Barbecue sauce
Pork steaks cooking-1.jpg
St. Louis-style barbecue involves slow open grilling until done, then simmering in a pan of barbecue sauce placed on the grill.
Place of originUnited States
Main ingredientsVinegar, tomato paste, or ketchup
Ingredients generally usedLiquid smoke, onion powder, spices such as mustard and black pepper, mayonnaise, and sugar or molasses

Barbecue sauce (also abbreviated as BBQ sauce) is a sauce used as a marinade, basting, condiment, or topping for meat cooked in the barbecue cooking style, including pork or beef ribs and chicken. It is a ubiquitous condiment in the Southern United States and is used on many other foods as well.[1]

Ingredients vary, but most include vinegar or tomato paste (or a combination) as a base, as well as liquid smoke, onion powder, spices such as mustard and black pepper, and sweeteners such as sugar or molasses.


Main article: Barbecue in the United States

Some place the origin of barbecue sauce at the formation of the first American colonies in the 17th century.[2] References to the sauce start occurring in both English and French literature over the next two hundred years. South Carolina mustard sauce, a type of barbecue sauce, can be traced to German settlers in the 18th century.[3]

Early homemade barbecue sauces were made with vinegar, salt, and pepper. Sugar, ketchup, and Worcestershire sauce started to be used in the 1920s, but after World War II, the quantity of sugar and the number of ingredients increased dramatically.[4]

The Georgia Barbecue Sauce Company of Atlanta advertised an early commercially produced barbecue sauce in 1909.[5] Heinz was the first major company to sell bottled barbecue sauce in 1940. Soon afterward, General Foods introduced "Open Pit." Kraft Foods only entered the market in around 1960, but with heavy advertising, succeeded in becoming the market leader.[4] Kraft also started making cooking oils with bags of spice attached, supplying another market entrance of barbecue sauce.[6]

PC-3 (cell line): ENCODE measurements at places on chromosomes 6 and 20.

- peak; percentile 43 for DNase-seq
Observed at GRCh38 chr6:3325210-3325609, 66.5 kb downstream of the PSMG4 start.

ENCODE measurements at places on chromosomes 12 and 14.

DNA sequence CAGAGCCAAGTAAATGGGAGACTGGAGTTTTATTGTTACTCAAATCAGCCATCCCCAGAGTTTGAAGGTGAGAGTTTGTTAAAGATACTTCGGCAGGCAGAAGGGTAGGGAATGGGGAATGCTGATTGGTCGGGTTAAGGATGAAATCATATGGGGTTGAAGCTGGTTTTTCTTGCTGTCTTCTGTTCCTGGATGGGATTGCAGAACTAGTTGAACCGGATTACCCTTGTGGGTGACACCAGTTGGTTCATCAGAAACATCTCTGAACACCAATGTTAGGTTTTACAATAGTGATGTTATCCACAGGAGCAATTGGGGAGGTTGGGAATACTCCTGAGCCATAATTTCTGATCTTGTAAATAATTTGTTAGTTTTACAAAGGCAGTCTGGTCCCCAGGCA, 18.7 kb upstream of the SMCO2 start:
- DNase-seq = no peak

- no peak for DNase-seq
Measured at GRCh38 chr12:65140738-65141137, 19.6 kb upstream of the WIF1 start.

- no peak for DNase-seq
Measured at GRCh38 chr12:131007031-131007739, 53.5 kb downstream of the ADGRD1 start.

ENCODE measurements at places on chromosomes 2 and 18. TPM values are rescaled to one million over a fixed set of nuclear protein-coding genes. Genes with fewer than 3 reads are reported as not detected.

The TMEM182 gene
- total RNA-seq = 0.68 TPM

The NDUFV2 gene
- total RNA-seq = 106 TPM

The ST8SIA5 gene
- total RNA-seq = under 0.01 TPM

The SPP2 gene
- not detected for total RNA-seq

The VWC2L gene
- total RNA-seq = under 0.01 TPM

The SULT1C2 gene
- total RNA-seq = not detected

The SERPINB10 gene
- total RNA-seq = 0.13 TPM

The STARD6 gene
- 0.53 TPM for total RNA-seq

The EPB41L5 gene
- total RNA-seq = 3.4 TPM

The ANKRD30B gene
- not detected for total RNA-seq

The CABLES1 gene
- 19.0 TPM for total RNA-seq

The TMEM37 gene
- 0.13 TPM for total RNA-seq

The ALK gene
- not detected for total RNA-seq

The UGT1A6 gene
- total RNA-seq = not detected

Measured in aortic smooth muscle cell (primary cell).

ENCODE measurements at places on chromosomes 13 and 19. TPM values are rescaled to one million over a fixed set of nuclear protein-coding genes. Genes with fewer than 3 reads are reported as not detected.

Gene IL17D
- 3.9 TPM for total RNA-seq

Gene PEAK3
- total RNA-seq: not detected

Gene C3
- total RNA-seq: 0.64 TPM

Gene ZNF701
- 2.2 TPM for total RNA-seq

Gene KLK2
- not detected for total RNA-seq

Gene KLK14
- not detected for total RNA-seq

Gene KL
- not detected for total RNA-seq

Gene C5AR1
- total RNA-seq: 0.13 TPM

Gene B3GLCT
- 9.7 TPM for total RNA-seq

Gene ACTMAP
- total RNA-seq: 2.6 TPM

Different geographical regions have allegiances to their particular styles and variations of barbecue sauce.

Homemade barbecue sauce
Homemade barbecue sauce
Bottles of commercial BBQ sauce
Bottles of commercial BBQ sauce

See also


  1. ^ Michelle Moran (2005-03-01). "Category Analysis: Condiments". The Gourmet Retailer. Archived from the original on 3 November 2006. Retrieved 2006-11-01.
  2. ^ Bob Garner (1996). North Carolina Barbecue: Flavored by Time. p. 160. ISBN 0-89587-152-1.
  3. ^ a b Lake E. High Jr. (2019). "A Very Brief History of the Four Types of Barbeque Found In the USA". South Carolina Barbeque Association. Archived from the original on 13 March 2017.
  4. ^ a b Robert F. Moss (2010). Barbecue: The History of an American Institution. University of Alabama Press. pp. 189–190.
  5. ^ "Georgia Barbecue Sauce" (advertisement), Atlanta Constitution, January 31, 1909, as reproduced in Moss, Barbecue
  6. ^ Bruce Bjorkman (1996). The Great Barbecue Companion: Mops, Sops, Sauces, and Rubs. p. 112. ISBN 0-89594-806-0.
  7. ^ Moss, Robert F. (2010). Barbecue: The History of an American Institution. Tuscaloosa, AL: University of Alabama Press. p. 119. ISBN 9780817317188.
  8. ^ "Eastern NC barbecue is healthier than western". WRAL-TV. July 11, 2018. Retrieved November 6, 2022.
  9. ^ a b James, Cleo (September 6, 2013). "Kansas City BBQ vs. Memphis BBQ – What's the Difference?". Retrieved November 6, 2022.
  10. ^ Daniel Vaughn (2014). "All About the Sauce". TexasMonthly. Archived from the original on 6 July 2020.
  11. ^ HEINZ (2019). "Heinz Texas Style Bold & Spicy BBQ Sauce, 19.5 oz Bottle". Kraft-Heinz.
  12. ^ Cary, Josh & Jackson, Chef Tom. (Aug 10, 2018). Cooking With Fire: Alabama White Sauce, KMUW 89.1 Wichita Public Radio, Wichita, KS.